Cephalometric analysis of condylar adaptations to altered mandibular position in adult rhesus monkeys, Macaca mulatta.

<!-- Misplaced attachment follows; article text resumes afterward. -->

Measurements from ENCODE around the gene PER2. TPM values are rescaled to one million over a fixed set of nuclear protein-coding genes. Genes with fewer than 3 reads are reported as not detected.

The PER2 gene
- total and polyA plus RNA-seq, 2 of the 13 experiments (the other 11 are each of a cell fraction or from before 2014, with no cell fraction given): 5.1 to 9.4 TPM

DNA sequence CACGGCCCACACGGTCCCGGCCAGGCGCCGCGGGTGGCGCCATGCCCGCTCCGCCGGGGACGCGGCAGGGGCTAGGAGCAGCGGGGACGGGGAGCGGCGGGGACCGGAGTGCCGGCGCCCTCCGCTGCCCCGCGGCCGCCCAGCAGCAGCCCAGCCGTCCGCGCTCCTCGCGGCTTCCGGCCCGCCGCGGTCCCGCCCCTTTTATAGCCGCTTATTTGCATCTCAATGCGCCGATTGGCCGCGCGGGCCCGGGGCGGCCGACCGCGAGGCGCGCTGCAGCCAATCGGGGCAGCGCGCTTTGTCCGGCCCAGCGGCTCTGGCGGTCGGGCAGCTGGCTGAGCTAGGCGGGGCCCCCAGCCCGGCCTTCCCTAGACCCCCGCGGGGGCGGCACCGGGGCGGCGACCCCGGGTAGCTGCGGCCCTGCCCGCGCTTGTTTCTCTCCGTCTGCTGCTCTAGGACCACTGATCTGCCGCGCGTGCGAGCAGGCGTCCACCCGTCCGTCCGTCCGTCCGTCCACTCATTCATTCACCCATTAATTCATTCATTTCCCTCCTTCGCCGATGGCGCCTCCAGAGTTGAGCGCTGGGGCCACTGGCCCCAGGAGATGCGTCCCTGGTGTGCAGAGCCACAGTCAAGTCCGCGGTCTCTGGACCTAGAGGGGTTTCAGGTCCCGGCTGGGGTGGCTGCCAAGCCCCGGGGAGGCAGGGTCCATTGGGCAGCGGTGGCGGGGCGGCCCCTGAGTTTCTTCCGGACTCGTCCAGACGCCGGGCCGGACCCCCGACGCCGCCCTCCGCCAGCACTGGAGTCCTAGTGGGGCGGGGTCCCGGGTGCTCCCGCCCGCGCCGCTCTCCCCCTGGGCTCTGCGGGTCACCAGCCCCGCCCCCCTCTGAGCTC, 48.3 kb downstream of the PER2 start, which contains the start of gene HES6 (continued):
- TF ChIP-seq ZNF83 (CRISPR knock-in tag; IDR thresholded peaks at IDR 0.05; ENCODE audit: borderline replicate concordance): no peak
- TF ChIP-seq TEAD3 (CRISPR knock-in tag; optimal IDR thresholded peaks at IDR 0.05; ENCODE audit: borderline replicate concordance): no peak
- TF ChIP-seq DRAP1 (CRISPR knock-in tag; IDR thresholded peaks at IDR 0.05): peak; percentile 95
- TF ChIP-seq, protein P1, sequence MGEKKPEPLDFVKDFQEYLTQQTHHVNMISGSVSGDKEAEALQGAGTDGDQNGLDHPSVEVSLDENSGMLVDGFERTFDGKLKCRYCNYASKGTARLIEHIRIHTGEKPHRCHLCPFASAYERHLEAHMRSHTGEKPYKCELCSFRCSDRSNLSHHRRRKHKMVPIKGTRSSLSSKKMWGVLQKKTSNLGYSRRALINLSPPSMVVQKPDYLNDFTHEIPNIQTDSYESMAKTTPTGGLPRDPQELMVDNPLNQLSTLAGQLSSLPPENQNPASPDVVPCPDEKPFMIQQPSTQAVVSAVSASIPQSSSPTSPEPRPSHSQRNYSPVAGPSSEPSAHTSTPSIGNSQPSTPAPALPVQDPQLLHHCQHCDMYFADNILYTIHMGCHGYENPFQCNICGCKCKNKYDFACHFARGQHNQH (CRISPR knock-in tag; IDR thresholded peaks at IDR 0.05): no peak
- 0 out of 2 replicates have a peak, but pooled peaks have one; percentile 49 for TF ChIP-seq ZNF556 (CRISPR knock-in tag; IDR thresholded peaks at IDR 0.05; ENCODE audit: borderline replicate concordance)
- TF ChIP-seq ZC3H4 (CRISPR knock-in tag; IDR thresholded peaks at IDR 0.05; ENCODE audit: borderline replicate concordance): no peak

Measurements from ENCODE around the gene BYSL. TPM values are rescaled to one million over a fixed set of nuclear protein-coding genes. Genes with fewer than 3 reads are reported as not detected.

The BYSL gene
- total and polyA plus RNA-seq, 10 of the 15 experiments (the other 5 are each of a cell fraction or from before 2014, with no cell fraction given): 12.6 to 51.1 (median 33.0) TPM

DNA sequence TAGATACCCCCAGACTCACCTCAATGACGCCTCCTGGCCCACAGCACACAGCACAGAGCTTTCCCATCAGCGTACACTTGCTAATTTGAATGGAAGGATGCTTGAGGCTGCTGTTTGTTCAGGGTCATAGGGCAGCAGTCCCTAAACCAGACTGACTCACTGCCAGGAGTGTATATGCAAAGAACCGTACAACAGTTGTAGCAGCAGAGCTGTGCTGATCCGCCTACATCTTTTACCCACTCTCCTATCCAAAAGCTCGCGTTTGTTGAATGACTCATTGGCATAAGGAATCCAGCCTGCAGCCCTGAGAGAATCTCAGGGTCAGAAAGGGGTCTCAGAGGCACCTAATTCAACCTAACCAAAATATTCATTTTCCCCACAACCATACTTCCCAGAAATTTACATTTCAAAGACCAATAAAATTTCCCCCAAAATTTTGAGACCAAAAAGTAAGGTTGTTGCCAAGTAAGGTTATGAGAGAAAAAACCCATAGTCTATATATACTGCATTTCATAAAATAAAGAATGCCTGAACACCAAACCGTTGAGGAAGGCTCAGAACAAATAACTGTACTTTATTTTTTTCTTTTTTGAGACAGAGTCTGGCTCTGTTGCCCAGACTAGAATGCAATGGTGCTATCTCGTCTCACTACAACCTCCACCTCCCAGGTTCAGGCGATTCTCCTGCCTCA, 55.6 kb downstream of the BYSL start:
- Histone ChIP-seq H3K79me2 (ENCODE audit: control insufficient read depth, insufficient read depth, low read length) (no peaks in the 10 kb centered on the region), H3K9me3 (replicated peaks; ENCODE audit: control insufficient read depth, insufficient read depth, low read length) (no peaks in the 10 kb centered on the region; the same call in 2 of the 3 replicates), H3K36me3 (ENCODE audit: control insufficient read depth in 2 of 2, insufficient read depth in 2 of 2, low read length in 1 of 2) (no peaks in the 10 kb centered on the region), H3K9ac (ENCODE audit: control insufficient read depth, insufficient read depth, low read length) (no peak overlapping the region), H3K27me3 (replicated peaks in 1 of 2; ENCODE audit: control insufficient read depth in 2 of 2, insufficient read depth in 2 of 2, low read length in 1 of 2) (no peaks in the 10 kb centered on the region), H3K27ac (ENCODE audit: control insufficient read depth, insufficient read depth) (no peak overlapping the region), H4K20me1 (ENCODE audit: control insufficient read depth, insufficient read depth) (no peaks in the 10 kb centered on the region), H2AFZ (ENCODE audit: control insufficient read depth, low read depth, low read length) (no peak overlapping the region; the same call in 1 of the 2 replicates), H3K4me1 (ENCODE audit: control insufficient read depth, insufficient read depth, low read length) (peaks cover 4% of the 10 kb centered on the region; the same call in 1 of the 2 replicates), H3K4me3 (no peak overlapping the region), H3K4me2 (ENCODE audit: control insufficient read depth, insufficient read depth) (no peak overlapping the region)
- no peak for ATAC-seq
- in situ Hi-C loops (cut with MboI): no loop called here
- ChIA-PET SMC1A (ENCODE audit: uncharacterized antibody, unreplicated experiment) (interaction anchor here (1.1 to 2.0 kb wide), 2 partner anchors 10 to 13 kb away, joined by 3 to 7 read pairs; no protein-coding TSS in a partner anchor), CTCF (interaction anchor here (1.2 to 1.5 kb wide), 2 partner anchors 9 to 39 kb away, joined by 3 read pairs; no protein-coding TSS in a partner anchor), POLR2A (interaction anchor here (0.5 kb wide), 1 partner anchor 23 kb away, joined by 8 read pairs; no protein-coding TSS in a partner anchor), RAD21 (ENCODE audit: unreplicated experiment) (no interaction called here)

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Morphological adaptation to altered position of the mandible was investigated in 19 young adult rhesus monkeys (n = 10 experiment and 9 control). The experimental animals had a bite-splint cemented to the maxillary dentition which opened the bite interincisally by 15 mm and was worn continuously for 48 weeks. Lateral radiographic cephalograms were taken prior to the experiment and at 12-week intervals thereafter. Computerized cephalometry, facilitated by the use of radio-opaque bone markers, was used to assess changes in mandibular position and morphology. An immediate effect of the bite-splint was the clockwise rotation (opening) of the mandible and anterior translation of the condyle on the articular eminence, much as occurs normally during jaw depression. During the next 48 weeks, the mandible (1) rotated anti-clockwise (closed) due mainly to antero-superior displacement of the maxilla and intrusion of the mandibular dentition and (2) underwent a significant increase in length (p less than 0.05). These findings indicate that the mandibular condyle of young adult monkeys is capable of small, but biologically significant, compensatory growth after displacement.